The problems associated with large-scale hydropower dams are not a new issue to the Mekong basin. Originating in the Tibetan Himalayas, the Mekong River weaves through Yunnan province in southern China before passing through a small part of Burma, then into Laos, where for a long stretch it forms the Lao-Thai border in north and northeastern Thailand, and then flows south through Cambodia and down to the Mekong delta in Vietnam. Over the past decades, many parts of this river-rich region have been seriously impacted by large-scale hydropower dams. Current proposals to build hundreds of dams on the Mekong River’s most important tributaries together with 12 dams on the Mekong mainstream are raising serious concerns and heating up tension and conflicts among region’s countries more than ever.
At the moment when this article began to be written, around 2,000 people from local communities, members of the People’s Movement for a Just Society (PMove) - Assembly of the Poor, were returning home after a 25-day-long gathering under the blistering sun in Bangkok. The had gone there to pressure the Thai cabinet’s decisions on cases of injustice, including large-scale projects that take away people’s natural resources and livelihoods. The people’s movement has been driven by a wide range of chronic problems including inadequate land reform, unwanted mining projects, and the emergence of power plant proposals in rural communities. Among all these issues is the case of the Pak Mun Dam.
Over the last two decades, the people affected by the Pak Mun Dam in Ubon Rachathani province in northeastern Thailand have become the forefront of the Assembly of the Poor, the strongest people’s movement ever witnessed in Thailand. In 1991, with direct support from the World Bank, the military-appointed government decided to dam the Mun River, the biggest tributary of the Mekong River, for electricity generation at a capacity of 135 MW. Only one kilometre away from where the Mun and the Mekong Rivers meet, the Pak Mun Dam has plagued both rivers, as it has almost completely blocked the natural fish migration route. As a result, the dam has directly affected around 6,000 families from fishing communities along the once-fertile river, and many more in other northeastern parts of the country. Since entering into operation, the dam has failed to generate the intended amount of electricity. Recently, this first “run-of-river dam” in Southeast Asia was recorded as producing just a little over 20 MW of electricity. Even at its full capacity, the dam could barely meet the electricity needs of the largest mall in Thailand, located in Bangkok, and its remaining supply would not meet even half the needs of the second largest mall.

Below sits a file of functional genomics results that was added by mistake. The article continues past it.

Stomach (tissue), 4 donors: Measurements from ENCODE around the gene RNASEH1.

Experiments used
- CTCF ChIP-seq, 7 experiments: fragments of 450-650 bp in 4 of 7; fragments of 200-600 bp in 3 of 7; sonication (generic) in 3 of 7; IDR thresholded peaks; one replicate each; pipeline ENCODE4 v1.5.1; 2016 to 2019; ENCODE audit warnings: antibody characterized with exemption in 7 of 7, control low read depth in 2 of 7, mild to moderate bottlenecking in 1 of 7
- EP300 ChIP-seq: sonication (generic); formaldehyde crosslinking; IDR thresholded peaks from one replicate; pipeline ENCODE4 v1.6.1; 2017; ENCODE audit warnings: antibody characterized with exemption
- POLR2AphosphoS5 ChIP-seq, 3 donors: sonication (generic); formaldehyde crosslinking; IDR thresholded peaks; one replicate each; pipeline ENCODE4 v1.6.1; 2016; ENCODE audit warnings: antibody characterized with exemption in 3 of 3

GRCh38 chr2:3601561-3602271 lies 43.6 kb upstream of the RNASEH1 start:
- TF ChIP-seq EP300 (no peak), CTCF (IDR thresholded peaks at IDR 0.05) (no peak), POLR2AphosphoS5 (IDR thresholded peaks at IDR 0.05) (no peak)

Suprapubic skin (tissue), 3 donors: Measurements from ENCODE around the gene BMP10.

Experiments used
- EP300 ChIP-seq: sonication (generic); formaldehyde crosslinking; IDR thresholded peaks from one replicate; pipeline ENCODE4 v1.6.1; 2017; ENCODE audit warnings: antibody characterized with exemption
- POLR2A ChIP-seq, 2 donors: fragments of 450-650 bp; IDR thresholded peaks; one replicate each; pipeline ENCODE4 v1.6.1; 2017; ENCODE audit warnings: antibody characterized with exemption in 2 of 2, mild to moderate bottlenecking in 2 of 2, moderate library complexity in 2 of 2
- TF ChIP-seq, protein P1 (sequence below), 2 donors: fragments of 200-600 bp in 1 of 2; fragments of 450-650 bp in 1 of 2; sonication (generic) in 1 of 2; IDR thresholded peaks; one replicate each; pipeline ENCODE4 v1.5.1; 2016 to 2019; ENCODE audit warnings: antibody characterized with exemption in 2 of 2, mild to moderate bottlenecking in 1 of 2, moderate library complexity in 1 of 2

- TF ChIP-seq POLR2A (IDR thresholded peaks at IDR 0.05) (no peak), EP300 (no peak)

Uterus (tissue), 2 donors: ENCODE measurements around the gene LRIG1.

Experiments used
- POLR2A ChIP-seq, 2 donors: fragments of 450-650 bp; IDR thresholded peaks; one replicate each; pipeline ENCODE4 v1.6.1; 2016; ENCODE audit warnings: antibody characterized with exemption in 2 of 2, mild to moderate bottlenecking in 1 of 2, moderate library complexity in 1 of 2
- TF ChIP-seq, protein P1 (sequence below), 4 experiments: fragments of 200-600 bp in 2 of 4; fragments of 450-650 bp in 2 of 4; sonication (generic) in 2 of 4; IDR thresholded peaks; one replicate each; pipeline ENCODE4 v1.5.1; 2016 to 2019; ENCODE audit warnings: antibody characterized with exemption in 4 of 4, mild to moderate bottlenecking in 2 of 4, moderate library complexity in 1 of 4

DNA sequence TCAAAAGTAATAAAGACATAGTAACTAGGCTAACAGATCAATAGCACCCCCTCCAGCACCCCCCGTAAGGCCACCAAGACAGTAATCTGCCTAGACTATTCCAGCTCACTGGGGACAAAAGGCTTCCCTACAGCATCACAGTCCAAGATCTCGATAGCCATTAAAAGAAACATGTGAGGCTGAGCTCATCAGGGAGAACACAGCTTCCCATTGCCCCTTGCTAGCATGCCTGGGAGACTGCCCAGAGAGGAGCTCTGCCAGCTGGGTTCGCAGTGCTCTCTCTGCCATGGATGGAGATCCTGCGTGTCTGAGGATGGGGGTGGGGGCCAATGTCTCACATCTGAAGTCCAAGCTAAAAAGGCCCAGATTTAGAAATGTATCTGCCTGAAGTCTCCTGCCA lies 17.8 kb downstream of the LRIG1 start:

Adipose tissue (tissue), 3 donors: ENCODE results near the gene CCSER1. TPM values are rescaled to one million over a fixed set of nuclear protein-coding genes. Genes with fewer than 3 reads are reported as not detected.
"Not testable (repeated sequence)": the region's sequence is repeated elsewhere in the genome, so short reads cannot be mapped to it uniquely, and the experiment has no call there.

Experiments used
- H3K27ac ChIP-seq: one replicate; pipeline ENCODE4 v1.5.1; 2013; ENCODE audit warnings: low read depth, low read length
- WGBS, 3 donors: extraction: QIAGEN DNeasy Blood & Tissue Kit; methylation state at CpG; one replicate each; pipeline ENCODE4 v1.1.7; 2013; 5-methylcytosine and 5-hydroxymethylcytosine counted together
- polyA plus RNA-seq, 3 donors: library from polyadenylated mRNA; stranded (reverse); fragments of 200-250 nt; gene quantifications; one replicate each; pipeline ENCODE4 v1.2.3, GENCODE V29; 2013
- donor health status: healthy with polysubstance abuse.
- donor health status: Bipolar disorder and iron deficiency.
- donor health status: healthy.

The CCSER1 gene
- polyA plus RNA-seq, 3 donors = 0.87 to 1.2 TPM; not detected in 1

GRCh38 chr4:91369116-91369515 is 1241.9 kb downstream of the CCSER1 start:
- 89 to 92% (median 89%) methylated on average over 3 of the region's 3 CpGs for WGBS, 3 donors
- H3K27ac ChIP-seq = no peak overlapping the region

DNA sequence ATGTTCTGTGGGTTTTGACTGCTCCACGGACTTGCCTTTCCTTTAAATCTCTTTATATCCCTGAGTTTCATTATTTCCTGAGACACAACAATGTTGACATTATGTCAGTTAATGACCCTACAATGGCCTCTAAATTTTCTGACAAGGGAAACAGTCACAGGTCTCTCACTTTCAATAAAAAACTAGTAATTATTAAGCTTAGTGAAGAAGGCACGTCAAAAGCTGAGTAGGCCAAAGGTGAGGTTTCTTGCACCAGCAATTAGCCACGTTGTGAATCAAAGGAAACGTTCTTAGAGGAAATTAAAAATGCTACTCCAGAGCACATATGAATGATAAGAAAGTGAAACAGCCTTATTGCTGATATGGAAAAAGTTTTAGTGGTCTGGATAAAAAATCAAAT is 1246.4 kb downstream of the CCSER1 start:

Despite the dam’s failure in efficiency and its continuing impacts, the Thai cabinet continues to refuse to take action on the recommendations of the government-appointed committee to study the dam, which states that all the Pak Mun Dam’s sluice gates should be opened permanently. The explanation for this refusal given by the Thai government and the Electricity Generating Authority of Thailand (EGAT) to the public is that if the gates are opened, the Mun’s flow would rapidly drain as a result of the severe drought that has afflicted the Mekong River, and thus its advantages would be simply wasted.
The Thai cabinet’s claim conflicts with another widely shared theory: that the real reason why the Pak Mun Dam can never be opened permanently is not because of the need for the 20 MW of electricity it produces nor the concern for water use, but rather because permanently opening the dam gates is equivalent to an acknowledgement of the total failure of the dam. This would be advantageous for those who oppose dams, while leaving authorities who advocate dam building in both Thailand and the rest of the region in a disadvantageous position.
The Thai and other Mekong region governments never inform the public about the hydrological changes caused by the four dams built upstream in China. Meanwhile, the case of the Pak Mun Dam clearly demonstrates how governments hold on tight to their own existing dams and plans to build dams on the Mekong’s tributaries, while also striving to build dams along the lower Mekong mainstream as well.
The series of large-scale dams on the upper Mekong mainstream in China started with the construction of the Manwan Dam, which was completed in 1992 without any proper consultation with the lower Mekong countries, especially with the people who directly rely on the river for their everyday life. The scale of the Chinese dams is in no way comparable with Pak Mun: they all have more than 1,000 MW of installed capacity and hold millions of cubic metres of Mekong water. Apart from the early outcry of the people in northern Thailand, the impacts of China’s dams seemed to be very slowly felt by the downstream Mekong countries throughout the 1990s. For instance, until the mid-2000s, nobody seemed to have any idea about the impacts of the Chinese dams on Vietnam’s Mekong delta.
However, shortly before the completion of the Xiaowan Dam – the fourth dam in China, out of plans to build a total of eight or even 15 dams on the upper Mekong mainstream – the impacts on the Mekong River were already being overwhelmingly felt. In April 2010, a representative of the Chinese embassy in Thailand appeared before the Thai public for the first time, at a civil society-hosted forum in Bangkok, to deny any relation between China’s dams and the negative changes in hydrology, biodiversity and livelihoods in the lower Mekong mainstream countries. It was a bit too late, though, as the Chinese government had already been bombarded with criticisms by local communities, civil society groups and news agencies. In Vietnam, for instance, the people, academics and even government agencies, in particular those from the Mekong delta, have pointed a finger at China as one of the root causes of the hydrological change and voiced their concern over the impact of the Mekong dams on the delta.